student debt, student loans, debt jubilee, debt forgiveness

We realize that a “student debt jubilee” will cost money, but it will also stimulate economic growth by injecting more money into the economy – and that growth will provide more tax revenue for the government.

carbon emissions, climate catastrophe, runaway climate change, climate solutions, carbon cuts, Solutions Project, Rocky Mountain Institute, Northwest Biocarbon Initiative

It's time to call out with very loud voices for what we really need: a global energy revolution accompanied by a global land use revolution – because nothing less will do.

A day after attending a Native Lives Matter march, a Native American man in South Dakota was killed by a police officer under very shady circumstances.

Syriza party, Alexis Tsipras, anti-austerity protests, Greek protests, bank bailouts, austerity policies, Podemos party, Golden Dawn

The victory of Greece's leftwing Syriza party is sending shockwaves through Europe’s political establishment as popular resistance to the politics of austerity builds.

There are lots of ways to plug into the movement opposing Fast Track legislation and the biggest, most damaging corporate trade agreement in history.

Britain’s colonial legacy is a living one – no one is born prejudiced, but in Britain all of us are born into racism.

Posted 4 days 7 hours ago

The fight for net neutrality, like the fight for an open and free Internet, is a clarion call for Internet users and content creators to defend what has made the the web one of the world’s greatest enablers of social and economic progress.

Posted 4 days 7 hours ago

Occupy was brilliant in getting a message across, but these protests are specifically and deliberately setting out to disrupt the functioning of the city until attention is paid to their grievances.

Posted 4 days 7 hours ago
Bitcoin, blockchain, alternative currencies, digital currencies, cryptocurrencies, decentralized economies

The emerging blockchain movement can build systems that incentivize carbon reductions, make renewable energy, increase microfinance, decrease costs in remittances and education, and lower barriers to entries across industries.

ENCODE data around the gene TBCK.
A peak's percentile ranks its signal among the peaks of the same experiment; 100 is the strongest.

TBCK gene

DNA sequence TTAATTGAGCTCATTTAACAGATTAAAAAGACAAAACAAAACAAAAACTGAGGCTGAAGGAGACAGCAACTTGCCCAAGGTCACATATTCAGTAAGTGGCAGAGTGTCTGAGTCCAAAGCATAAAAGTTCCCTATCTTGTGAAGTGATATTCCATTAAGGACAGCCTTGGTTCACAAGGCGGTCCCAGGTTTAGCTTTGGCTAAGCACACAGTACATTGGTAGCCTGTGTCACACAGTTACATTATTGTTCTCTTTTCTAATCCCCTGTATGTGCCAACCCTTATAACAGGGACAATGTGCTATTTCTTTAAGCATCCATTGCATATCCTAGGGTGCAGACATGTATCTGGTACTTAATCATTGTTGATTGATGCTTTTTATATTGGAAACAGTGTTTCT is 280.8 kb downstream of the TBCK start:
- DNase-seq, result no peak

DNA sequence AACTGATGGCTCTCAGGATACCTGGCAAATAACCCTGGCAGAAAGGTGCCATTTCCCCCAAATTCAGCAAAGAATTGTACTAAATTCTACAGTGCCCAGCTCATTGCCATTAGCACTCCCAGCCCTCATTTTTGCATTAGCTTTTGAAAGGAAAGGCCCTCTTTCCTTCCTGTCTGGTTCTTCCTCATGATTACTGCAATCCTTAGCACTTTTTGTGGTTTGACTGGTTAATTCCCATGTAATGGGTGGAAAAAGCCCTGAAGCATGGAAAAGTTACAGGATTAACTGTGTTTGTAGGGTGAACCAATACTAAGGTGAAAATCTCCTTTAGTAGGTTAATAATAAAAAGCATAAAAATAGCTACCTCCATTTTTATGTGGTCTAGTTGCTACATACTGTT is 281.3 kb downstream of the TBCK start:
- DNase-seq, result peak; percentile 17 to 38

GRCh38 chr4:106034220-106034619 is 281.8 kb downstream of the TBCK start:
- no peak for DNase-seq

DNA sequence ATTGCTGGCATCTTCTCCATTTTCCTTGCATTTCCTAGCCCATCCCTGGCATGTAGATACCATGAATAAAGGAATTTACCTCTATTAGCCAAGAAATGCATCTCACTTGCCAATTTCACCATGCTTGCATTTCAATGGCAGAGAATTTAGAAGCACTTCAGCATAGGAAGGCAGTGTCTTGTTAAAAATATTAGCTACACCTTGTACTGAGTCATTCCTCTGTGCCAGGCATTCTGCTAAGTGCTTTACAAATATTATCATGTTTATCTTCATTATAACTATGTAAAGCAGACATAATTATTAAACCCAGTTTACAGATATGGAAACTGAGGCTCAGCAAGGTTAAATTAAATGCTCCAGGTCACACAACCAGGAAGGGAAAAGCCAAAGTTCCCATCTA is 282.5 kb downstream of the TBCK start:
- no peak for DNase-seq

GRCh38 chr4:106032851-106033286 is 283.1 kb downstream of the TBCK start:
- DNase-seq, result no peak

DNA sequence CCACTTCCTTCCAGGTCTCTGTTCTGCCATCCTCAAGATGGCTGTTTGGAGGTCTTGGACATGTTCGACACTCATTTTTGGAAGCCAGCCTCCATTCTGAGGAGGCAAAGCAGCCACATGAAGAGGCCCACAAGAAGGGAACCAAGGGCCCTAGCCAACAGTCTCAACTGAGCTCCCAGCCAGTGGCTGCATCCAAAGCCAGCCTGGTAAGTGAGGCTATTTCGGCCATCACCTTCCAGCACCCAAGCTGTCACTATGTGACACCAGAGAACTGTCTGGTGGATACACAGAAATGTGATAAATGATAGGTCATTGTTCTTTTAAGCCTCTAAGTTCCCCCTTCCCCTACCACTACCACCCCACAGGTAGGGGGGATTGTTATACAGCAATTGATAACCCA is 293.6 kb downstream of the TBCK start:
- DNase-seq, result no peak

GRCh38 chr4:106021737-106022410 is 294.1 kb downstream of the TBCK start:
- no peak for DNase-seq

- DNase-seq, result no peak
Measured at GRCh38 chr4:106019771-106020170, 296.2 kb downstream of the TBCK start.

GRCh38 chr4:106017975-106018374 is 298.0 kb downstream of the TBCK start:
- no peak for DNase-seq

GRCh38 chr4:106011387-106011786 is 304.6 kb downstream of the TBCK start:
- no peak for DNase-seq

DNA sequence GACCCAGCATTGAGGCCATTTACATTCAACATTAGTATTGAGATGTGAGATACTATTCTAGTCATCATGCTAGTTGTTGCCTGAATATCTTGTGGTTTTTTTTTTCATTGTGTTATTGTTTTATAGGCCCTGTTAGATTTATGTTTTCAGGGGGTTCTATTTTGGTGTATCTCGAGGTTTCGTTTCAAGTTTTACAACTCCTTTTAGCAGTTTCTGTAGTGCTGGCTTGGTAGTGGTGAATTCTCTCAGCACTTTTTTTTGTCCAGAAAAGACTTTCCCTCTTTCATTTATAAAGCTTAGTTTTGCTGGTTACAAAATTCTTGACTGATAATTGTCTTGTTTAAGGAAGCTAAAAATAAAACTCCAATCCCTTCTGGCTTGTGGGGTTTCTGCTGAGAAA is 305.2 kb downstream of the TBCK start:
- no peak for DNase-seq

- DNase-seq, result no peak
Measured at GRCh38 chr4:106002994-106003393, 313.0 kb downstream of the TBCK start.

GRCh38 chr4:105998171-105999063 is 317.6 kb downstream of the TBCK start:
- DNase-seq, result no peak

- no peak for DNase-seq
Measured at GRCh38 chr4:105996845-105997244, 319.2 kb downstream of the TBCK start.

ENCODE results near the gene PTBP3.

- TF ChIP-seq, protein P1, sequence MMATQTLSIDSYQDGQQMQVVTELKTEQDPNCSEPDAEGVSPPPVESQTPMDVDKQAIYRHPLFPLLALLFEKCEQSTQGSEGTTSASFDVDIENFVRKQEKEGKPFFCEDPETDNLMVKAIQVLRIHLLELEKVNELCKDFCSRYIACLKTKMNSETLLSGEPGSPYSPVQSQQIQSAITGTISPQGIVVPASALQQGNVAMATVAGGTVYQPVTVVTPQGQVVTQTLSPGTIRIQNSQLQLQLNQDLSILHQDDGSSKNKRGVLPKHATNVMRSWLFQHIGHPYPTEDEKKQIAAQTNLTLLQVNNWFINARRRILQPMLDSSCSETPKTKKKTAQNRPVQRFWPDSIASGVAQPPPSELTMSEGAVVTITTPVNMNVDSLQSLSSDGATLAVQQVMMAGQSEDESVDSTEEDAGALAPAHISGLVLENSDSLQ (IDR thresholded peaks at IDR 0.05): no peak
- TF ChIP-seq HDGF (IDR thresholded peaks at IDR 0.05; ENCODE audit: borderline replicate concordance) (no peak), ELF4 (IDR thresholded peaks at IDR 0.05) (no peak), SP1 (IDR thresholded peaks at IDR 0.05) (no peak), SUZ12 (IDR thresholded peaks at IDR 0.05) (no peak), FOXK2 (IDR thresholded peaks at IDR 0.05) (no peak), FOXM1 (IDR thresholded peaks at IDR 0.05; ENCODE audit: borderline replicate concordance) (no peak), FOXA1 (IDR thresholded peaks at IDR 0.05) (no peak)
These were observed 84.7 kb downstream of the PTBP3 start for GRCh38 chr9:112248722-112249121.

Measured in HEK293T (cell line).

Posted 2 days 23 hours ago
Barrett Brown, relevant conduct, hacking, hacktivists, Stratfor hacking, Jeremy Hammond

Barrett Brown was sentenced to 63 months in federal prison for hacking Stratfor. But he's not a hacker - he's a journalist.

Posted 3 days 1 min ago

Occupy was brilliant in getting a message across, but these protests are specifically and deliberately setting out to disrupt the functioning of the city until attention is paid to their grievances.

stagnant wages, rising wages, outsourcing jobs

A majority of Americans have no savings to draw upon if they lose their job, and two-thirds of all workers are living paycheck to paycheck – which is why they won’t risk losing a job by asking for higher pay.

Britain’s colonial legacy is a living one – no one is born prejudiced, but in Britain all of us are born into racism.

The middle class that President Obama identified in his State of the Union speech last week as the foundation of the American economy has been shrinking for almost half a century.

Fast Track is far from a "done deal" in the United States, and foreign negotiators ought to be cautious before accepting provisions that will harm their population.

Sign Up